Angelina and I got there late; 4:30 PM. Besides the machine gun toting soldier standing in the garden, only a single memorial guide was present. He quietly and soulfully walked us about the premises – he didn’t say a lot. He didn’t need to. Victim clothing from twenty years back, evidence, hangs from every single pew. Blood stained from the bodies that piled up inside and about the village, and untouched for decades, it hangs like thick cobwebs through out the sanctuary. The broken gate that Rwandan military blasted through with grenades, is still broken. Bullet holes gouge the alter and the statue of the Virgin (because as our guide revealed, “she looked too Tutsi to be spared.”) Her features were Tutsi-ish.
Drifting through the sanctuary you can’t help but feel the terror and hear the screams and cries that emanated from the dieing, the celebratory cheers of the killers. The scene is, was, always will be surreal. It’s dead quiet now. Our guide took us downstairs…
The downstairs crypts, there are a couple, house scores of skulls and long bones of victims, laid out in row upon row, close enough to breathe upon. Bullet holes, machete slices, and masu gashes scar the skulls. Bullet wounds leave entrance and sometime exit wounds. Sometimes not. Piles of broken bones that wore the dead cloth piled up above, makes for a macabre walk. At the center of one of these tight underground trails is a single coffin with a single cross. It is striking because coffins are not present – other than the evidence of skulls in rows, bodies are now hidden, for a long time that wasn’t the case, buried in mass graves outside in a huge garden tomb. Our guide got very quiet when he shared the story of the coffin.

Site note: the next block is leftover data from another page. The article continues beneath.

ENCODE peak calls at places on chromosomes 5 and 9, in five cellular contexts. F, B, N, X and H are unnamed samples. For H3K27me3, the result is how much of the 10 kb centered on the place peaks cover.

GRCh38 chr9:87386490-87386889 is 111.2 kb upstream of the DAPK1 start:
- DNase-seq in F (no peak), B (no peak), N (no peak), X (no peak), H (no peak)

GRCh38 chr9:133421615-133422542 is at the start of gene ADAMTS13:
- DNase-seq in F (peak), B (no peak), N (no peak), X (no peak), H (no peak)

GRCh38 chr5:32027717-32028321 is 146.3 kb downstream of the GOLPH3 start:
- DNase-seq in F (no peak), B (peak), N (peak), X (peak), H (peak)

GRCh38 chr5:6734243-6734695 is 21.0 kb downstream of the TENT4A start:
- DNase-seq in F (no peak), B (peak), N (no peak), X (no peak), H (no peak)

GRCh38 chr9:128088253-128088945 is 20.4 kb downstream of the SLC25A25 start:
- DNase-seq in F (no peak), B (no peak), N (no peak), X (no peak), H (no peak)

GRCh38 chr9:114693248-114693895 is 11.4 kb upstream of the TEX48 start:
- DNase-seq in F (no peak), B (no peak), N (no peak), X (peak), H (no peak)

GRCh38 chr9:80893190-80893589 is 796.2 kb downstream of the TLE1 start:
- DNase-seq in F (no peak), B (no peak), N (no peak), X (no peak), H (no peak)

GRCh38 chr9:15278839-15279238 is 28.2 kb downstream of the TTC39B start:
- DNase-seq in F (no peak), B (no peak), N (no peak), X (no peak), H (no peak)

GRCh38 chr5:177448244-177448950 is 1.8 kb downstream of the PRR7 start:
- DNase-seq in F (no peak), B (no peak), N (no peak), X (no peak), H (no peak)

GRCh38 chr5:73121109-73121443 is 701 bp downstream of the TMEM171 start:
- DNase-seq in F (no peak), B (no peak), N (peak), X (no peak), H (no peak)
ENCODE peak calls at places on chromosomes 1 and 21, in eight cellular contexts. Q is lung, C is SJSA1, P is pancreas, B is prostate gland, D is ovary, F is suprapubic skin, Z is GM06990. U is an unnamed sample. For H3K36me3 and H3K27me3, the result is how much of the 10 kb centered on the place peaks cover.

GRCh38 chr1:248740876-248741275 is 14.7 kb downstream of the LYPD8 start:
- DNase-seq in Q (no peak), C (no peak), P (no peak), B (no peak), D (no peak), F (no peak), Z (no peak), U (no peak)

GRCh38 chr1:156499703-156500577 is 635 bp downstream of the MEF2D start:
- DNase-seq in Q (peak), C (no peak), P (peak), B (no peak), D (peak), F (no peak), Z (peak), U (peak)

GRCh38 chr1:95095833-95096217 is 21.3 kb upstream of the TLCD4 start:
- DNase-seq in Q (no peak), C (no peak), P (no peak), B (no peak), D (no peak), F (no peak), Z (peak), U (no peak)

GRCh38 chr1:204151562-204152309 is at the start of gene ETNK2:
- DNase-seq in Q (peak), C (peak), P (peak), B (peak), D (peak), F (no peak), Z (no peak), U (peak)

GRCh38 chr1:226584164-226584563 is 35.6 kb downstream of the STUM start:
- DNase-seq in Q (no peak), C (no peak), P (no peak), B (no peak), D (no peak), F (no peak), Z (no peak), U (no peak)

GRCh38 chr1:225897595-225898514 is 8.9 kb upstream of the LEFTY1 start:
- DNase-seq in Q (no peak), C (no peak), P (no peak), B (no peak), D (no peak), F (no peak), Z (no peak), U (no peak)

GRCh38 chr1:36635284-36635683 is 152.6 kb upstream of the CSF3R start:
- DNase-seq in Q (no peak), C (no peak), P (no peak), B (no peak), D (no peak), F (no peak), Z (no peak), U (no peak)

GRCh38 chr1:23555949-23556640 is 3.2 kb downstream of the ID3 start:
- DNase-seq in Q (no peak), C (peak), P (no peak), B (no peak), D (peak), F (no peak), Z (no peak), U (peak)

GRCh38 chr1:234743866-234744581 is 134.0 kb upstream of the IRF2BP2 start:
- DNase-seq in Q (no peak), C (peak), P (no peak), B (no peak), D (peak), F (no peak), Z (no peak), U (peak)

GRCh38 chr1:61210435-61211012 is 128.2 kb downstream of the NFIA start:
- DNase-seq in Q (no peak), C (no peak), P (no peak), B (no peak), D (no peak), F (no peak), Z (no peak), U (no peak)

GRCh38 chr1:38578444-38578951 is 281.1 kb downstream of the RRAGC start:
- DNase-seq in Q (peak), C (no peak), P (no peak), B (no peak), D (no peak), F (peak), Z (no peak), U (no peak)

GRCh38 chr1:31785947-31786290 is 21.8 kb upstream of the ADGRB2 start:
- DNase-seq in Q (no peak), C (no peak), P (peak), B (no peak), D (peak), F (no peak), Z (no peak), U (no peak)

Rapes were common in the genocide. Gang rapes were plentiful. Many of the victims who were raped by HIV positive men, after torture and more rape were allowed to live, so that life could continue the torture for a few months more before they would succumb to AIDS. The coffin with the cross contained a special victim, a woman who had laid uncovered, her connected bones open to public viewing until only a few years ago. She had been gang raped in the church…stories and examination of her body, revealed over thirty perpetrators. She had been tortured and bludgeoned to death and then as a final insult after the lifeless body crumpled to the earth, a wooden stake was driven up her vagina through her neck and into her brain. The stake and the bones lie on display for years. The grotesque image had lodged in our guides’ conscious…he said he dreams about her still. At least now she lies quietly and hidden, at peace.
After drifting and thinking and breathing – we left. What is there to say. And while taxis and bodas (taxi motorcycles) are available and willing to take the 50 cents it cost to motor back to the bus stop that deposits you back in Kigali; we chose to walk. This was not a museum; it was a neighborhood church – and you need to be reminded of that neighborhood, we needed to walk that neighborhood, if for no other reason than to realize that the acts of butchery were perpetrated by common folk (not necessarily those who you pass on the street), but by some who sat in the very pews with their victims on Sunday mornings. It wasn’t just government troops, but shop owners and taxi drivers and day laborers who violated the souls and the skulls stacked in rows in the house of worship.
The streets we walked were alive with selling and bicycles and young kids talking and running and playing. So many folks living in the present, affected in some way by the past of the church, but moving forward with life.
I wondered where they were on April 10, 1994.
I wonder where was I.
photography is not allowed inside the church – I copied those photos from Internet